Funding from the Terry Fox Research Institute has allowed a team of researchers led by Dr. Sheila Singh, an oncological surgeon and researcher at McMaster University, to shed new light on how glioblastoma, a lethal brain cancer, evades current therapies.
The study, published in Cell Reports, found that some cancer cells undergo a mutational process during the first round of radiotherapy or chemotherapy that allow them to enter a dormant state known as minimal residual disease (MRD).
Using single cell sequencing, Dr. Singh’s team mapped this MRD state in five patients between 2018 and 2022. While each patient's MRD profile was found to be unique, the team was able to see how these unique features affected the trajectory to their cancer recurring, potentially opening the door to future treatments tailored to each individual with glioblastoma.
“The MRD state is the reservoir of disease that will generate its recurrence, and this is the first time it has been profiled in patients with glioblastoma,” said Dr. Singh, a professor of the Department of Surgery and director of McMaster’s Centre for Discovery in Cancer Research.
“Since we’ve discovered that every glioblastoma patient has a different route to recurrence, we have found that we can predict better therapeutic avenues,” she said. “Our long-term hope is fully deciphering the MRD condition of glioblastoma cancer cells, which will allow us to develop drugs that can really extend patients’ lives.”
Dr. Singh said that mapping one patient’s glioblastoma cell profile in its MRD state found that it would respond well to immunotherapy. Another patient’s cell profile showed the cancer was highly resistant to treatment.
However, all five patients monitored by Singh’s team did die. She said that at this time current therapies including surgery, radiotherapy and chemotherapy can only extend a patient’s life by 15 months on average.
Singh said that for other cancers, such as leukemia, the MRD state of cancer cells is already well-known. This is done by monitoring blood and bone marrow samples to check for cancer cells and if they have mutated or been damaged by treatment.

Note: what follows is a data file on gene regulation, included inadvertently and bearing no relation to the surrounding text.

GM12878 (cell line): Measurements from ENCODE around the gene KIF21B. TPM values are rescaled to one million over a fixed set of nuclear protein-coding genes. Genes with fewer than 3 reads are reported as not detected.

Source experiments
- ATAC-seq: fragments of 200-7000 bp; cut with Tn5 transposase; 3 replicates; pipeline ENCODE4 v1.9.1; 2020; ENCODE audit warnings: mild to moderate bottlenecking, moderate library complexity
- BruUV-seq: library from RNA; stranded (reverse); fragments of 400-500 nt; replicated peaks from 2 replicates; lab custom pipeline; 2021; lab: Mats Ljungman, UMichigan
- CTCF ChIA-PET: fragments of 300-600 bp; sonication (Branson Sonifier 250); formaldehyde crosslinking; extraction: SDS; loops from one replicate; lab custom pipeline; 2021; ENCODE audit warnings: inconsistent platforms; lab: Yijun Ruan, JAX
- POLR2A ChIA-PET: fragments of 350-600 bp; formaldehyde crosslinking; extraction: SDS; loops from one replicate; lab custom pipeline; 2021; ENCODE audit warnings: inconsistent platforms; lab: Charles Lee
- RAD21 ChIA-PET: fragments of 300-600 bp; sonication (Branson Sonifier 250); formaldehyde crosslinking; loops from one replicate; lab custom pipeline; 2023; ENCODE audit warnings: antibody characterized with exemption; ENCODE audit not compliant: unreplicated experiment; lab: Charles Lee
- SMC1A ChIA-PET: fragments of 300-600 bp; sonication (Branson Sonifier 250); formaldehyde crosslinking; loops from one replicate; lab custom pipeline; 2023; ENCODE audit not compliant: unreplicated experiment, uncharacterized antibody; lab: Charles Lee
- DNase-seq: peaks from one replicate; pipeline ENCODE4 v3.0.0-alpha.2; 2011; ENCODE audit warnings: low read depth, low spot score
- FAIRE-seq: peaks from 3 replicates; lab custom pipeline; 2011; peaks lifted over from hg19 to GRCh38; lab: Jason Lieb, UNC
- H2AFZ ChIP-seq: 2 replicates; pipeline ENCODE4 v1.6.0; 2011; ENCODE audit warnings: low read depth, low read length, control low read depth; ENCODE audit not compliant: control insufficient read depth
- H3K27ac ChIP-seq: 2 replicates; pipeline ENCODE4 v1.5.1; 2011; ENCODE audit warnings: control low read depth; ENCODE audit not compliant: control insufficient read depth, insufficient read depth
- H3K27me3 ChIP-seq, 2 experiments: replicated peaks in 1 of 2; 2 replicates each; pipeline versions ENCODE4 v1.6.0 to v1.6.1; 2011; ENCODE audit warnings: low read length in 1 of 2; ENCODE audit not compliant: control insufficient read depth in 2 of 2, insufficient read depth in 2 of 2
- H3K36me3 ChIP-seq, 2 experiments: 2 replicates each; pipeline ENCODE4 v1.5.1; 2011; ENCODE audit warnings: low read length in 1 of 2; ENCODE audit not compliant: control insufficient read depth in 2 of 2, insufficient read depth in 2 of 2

Profiling the MRD condition of leukemia cells allows clinicians to devise treatments tailored to each patient, ensuring the best possible outcome.
“When glioblastoma occurs, the patient is currently a black box and we don’t know the biology of their tumour, nor can we predict the progression from its original state,” said Dr. Singh. “We must do better for people with this cancer.”
Helping Dr. Singh in her research was co-senior author Jason Moffat from the University of Toronto, and McMaster biochemistry students Maleeha Qazi and Sabra Salim.
This story was prepared based on a press release provided by McMaster University.
Characterization of the minimal residual disease state reveals distinct evolutionary trajectories of human glioblastoma
Maleeha A. Qazi, Sabra K. Salim, Kevin R. Brown, Nicholas Mikolajewicz, Neil Savage, Hong Han, Minomi K. Subapanditha, David Bakhshinyan, Allison Nixon, Parvez Vora, Kimberly Desmond, Chirayu Chokshi, Mohini Singh, Amanda Khoo, Andrew Macklin, Shahbaz Khan, Nazanin Tatari, Neil Winegarden, Laura Richards, Trevor Pugh, Nicholas Bock, Alireza Mansouri, Chitra Venugopal, Thomas Kislinger, Sidhartha Goyal, Jason Moffat, Sheila K. Singh
This study was partially funded by a Terry Fox New Frontiers Program Project Grant to Targeting clonal heterogeneity in treatment-refractory glioblastoma with novel and empiric immunotherapies